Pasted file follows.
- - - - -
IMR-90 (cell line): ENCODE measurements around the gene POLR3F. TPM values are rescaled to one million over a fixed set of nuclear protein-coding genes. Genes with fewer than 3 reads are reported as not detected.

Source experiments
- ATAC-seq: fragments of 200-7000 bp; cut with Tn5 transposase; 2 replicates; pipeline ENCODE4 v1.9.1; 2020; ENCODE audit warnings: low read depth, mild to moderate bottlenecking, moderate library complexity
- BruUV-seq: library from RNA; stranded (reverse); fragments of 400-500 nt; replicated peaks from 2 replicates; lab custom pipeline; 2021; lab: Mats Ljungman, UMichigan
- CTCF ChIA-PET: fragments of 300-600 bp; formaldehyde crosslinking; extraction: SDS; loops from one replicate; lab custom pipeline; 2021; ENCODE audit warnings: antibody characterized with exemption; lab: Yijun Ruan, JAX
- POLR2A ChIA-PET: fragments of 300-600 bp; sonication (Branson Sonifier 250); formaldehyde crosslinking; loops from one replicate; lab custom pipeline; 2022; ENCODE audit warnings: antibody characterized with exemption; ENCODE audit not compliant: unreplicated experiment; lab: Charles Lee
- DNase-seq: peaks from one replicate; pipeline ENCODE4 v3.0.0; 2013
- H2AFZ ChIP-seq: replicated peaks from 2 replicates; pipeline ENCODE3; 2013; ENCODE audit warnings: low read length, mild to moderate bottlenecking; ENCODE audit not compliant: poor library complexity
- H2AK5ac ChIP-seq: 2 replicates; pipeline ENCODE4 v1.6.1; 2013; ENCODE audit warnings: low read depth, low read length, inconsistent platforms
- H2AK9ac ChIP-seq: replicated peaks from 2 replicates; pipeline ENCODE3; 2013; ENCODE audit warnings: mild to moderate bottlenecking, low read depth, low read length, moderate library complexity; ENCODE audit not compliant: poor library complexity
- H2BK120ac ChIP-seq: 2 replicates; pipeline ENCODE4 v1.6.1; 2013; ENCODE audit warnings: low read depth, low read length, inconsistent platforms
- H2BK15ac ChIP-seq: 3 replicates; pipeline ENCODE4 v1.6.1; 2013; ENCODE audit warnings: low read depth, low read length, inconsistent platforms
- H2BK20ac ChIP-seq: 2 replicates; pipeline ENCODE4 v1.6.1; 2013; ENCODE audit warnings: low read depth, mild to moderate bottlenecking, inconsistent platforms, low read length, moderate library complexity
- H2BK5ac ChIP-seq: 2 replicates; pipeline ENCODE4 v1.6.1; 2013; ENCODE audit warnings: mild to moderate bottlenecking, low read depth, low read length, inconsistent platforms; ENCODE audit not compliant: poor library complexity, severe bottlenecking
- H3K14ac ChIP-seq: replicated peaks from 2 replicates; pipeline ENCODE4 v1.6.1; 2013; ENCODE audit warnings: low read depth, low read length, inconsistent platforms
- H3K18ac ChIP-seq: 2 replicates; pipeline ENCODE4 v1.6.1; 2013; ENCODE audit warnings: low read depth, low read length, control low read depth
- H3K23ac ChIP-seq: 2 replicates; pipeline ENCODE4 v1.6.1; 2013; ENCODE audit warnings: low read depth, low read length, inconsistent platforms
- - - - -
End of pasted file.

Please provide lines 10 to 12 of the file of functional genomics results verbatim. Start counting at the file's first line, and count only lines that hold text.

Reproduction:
- H2AK9ac ChIP-seq: replicated peaks from 2 replicates; pipeline ENCODE3; 2013; ENCODE audit warnings: mild to moderate bottlenecking, low read depth, low read length, moderate library complexity; ENCODE audit not compliant: poor library complexity
- H2BK120ac ChIP-seq: 2 replicates; pipeline ENCODE4 v1.6.1; 2013; ENCODE audit warnings: low read depth, low read length, inconsistent platforms
- H2BK15ac ChIP-seq: 3 replicates; pipeline ENCODE4 v1.6.1; 2013; ENCODE audit warnings: low read depth, low read length, inconsistent platforms